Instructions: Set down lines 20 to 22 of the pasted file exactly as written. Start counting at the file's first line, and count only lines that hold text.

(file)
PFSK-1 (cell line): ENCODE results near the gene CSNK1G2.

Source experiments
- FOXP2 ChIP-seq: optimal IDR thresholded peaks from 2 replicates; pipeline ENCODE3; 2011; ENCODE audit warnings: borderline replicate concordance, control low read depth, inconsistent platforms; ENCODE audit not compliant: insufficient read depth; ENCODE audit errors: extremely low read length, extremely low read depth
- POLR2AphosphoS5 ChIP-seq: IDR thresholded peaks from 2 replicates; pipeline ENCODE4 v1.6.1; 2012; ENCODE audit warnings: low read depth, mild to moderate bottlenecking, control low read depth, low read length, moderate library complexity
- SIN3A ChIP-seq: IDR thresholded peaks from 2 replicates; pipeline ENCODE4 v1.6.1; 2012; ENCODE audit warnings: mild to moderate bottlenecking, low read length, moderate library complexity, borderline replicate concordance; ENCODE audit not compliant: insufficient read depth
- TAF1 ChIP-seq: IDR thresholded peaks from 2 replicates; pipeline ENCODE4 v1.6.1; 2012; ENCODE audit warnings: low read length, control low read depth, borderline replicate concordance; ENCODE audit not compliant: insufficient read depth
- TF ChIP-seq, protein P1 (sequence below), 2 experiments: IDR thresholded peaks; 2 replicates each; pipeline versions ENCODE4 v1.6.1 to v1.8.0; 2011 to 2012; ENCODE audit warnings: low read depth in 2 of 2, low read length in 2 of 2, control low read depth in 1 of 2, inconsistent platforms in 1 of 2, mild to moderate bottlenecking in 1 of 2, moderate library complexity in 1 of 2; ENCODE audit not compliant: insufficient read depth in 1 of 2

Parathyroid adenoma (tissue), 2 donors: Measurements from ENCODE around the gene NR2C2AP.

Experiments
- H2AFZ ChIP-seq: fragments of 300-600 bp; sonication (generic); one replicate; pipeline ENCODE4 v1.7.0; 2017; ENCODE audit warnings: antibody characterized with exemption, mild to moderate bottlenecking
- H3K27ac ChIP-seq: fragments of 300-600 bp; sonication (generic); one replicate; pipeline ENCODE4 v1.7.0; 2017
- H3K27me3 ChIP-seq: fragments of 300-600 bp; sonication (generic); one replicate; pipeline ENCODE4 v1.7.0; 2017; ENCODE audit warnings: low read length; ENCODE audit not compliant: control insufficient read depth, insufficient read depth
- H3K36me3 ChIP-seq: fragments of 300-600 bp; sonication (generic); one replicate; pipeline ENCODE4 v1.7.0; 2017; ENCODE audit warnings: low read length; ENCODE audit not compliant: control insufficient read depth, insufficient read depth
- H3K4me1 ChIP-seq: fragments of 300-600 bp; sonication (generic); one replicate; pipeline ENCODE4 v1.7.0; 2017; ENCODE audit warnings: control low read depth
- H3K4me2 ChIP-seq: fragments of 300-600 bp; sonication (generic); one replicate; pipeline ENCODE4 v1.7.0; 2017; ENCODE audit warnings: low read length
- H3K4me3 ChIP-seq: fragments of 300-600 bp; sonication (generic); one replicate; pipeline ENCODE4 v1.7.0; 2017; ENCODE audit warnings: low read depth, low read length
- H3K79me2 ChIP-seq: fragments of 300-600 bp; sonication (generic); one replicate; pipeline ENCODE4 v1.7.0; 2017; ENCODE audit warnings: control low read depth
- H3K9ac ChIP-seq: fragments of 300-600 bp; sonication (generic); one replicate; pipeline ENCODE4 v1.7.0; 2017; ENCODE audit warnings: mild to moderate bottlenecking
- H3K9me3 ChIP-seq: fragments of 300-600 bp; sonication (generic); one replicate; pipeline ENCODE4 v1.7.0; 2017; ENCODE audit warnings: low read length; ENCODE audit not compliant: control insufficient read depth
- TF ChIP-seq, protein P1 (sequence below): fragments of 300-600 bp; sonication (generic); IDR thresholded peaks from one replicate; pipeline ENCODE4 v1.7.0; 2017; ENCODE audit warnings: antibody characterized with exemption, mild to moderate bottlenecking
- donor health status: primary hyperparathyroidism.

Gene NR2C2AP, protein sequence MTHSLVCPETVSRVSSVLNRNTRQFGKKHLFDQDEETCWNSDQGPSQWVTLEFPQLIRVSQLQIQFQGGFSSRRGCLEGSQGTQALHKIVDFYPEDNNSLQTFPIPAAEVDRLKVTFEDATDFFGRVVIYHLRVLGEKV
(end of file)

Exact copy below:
- TF ChIP-seq, protein P1 (sequence below): fragments of 300-600 bp; sonication (generic); IDR thresholded peaks from one replicate; pipeline ENCODE4 v1.7.0; 2017; ENCODE audit warnings: antibody characterized with exemption, mild to moderate bottlenecking
- donor health status: primary hyperparathyroidism.

Gene NR2C2AP, protein sequence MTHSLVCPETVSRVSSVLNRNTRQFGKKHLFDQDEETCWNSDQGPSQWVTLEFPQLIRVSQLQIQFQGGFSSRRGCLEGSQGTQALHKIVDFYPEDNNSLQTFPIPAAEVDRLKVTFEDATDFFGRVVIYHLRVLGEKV